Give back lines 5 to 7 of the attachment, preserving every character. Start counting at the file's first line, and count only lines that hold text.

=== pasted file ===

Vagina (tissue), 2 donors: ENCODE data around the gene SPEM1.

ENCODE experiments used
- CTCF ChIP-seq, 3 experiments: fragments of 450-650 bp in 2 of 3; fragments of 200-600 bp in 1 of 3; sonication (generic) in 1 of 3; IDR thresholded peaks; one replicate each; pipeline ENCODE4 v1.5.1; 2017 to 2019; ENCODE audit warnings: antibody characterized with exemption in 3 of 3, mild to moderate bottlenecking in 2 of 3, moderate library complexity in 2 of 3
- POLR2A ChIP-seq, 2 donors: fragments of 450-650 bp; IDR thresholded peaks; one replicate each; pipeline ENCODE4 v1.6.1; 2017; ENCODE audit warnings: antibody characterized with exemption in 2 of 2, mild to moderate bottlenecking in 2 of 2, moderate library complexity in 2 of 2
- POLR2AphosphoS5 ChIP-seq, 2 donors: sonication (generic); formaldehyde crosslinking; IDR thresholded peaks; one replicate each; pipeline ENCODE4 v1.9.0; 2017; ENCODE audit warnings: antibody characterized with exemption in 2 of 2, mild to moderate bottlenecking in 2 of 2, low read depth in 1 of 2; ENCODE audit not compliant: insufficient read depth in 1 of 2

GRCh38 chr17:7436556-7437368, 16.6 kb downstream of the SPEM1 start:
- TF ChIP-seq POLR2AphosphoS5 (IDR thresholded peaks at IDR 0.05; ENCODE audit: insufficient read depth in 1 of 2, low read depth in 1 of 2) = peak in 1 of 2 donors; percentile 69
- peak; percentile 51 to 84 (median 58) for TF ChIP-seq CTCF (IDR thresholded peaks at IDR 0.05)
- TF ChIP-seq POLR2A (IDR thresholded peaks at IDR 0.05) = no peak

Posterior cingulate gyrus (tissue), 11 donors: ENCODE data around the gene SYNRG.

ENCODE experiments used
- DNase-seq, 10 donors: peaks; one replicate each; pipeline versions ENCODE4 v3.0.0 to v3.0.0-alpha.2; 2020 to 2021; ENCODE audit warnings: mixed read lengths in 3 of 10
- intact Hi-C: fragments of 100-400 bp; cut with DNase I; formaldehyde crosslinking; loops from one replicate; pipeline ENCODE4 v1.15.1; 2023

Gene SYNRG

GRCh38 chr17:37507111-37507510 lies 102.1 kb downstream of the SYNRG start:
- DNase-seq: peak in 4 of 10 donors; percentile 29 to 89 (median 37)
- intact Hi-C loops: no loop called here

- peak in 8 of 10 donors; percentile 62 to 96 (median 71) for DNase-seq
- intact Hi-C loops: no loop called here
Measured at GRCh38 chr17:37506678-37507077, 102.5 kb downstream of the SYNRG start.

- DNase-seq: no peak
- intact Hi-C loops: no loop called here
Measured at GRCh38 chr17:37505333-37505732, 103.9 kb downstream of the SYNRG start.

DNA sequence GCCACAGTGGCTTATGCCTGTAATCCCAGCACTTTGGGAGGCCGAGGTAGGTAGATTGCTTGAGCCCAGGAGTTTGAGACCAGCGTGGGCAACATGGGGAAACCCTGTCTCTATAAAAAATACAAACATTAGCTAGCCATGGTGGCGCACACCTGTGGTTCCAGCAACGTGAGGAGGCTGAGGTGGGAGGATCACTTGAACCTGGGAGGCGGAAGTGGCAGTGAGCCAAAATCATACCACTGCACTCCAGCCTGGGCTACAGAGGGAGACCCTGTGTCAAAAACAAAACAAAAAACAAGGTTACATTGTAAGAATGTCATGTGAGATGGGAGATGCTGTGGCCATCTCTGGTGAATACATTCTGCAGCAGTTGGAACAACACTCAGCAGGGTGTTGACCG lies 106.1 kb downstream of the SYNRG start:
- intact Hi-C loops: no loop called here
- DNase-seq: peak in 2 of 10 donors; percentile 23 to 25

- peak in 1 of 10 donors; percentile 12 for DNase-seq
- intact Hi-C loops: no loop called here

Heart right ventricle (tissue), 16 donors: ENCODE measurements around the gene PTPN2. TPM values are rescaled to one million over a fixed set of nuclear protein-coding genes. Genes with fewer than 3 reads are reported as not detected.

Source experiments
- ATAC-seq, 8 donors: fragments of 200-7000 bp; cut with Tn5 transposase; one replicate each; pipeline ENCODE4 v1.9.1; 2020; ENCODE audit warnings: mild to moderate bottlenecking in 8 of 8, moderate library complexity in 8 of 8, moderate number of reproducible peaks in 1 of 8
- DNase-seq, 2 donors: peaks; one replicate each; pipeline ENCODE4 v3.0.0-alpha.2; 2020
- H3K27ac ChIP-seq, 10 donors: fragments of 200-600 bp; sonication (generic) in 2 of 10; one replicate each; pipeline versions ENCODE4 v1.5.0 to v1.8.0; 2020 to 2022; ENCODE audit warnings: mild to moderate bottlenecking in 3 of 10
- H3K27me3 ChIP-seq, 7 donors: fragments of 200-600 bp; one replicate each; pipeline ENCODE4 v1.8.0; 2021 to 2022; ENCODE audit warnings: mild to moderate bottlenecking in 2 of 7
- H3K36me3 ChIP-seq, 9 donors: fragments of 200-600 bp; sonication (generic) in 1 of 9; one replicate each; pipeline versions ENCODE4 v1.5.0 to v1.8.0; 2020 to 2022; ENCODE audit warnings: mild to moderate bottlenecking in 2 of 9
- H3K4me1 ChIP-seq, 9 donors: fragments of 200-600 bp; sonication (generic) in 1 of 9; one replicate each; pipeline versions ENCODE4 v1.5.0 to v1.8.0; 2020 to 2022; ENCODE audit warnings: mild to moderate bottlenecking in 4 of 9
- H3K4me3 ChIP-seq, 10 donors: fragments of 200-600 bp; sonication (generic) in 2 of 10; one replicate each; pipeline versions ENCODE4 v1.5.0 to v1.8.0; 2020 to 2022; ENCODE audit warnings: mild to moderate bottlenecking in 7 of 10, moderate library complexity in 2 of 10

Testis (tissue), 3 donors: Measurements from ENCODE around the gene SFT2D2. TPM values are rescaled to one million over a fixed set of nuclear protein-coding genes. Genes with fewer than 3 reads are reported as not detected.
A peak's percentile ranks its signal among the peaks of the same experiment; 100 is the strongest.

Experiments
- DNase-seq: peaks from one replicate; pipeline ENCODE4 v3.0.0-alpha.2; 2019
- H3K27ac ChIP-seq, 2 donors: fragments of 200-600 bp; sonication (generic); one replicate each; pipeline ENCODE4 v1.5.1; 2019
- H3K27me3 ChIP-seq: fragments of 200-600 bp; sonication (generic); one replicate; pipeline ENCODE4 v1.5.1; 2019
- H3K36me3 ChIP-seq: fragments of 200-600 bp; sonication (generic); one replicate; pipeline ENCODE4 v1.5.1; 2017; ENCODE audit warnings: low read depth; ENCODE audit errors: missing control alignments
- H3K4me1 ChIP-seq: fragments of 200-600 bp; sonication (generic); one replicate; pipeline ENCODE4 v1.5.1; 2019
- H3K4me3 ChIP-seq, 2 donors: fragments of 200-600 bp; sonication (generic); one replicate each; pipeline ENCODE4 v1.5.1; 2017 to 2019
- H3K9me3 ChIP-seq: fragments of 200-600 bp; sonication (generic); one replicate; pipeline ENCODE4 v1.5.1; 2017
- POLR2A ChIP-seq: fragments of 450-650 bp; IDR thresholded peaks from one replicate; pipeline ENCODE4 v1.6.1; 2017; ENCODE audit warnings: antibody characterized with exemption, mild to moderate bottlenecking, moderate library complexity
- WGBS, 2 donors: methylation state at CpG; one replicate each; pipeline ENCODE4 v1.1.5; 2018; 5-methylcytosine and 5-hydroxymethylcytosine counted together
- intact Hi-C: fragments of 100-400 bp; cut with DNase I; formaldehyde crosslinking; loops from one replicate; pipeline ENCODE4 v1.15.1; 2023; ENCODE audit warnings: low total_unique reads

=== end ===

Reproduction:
- POLR2AphosphoS5 ChIP-seq, 2 donors: sonication (generic); formaldehyde crosslinking; IDR thresholded peaks; one replicate each; pipeline ENCODE4 v1.9.0; 2017; ENCODE audit warnings: antibody characterized with exemption in 2 of 2, mild to moderate bottlenecking in 2 of 2, low read depth in 1 of 2; ENCODE audit not compliant: insufficient read depth in 1 of 2

GRCh38 chr17:7436556-7437368, 16.6 kb downstream of the SPEM1 start:
- TF ChIP-seq POLR2AphosphoS5 (IDR thresholded peaks at IDR 0.05; ENCODE audit: insufficient read depth in 1 of 2, low read depth in 1 of 2) = peak in 1 of 2 donors; percentile 69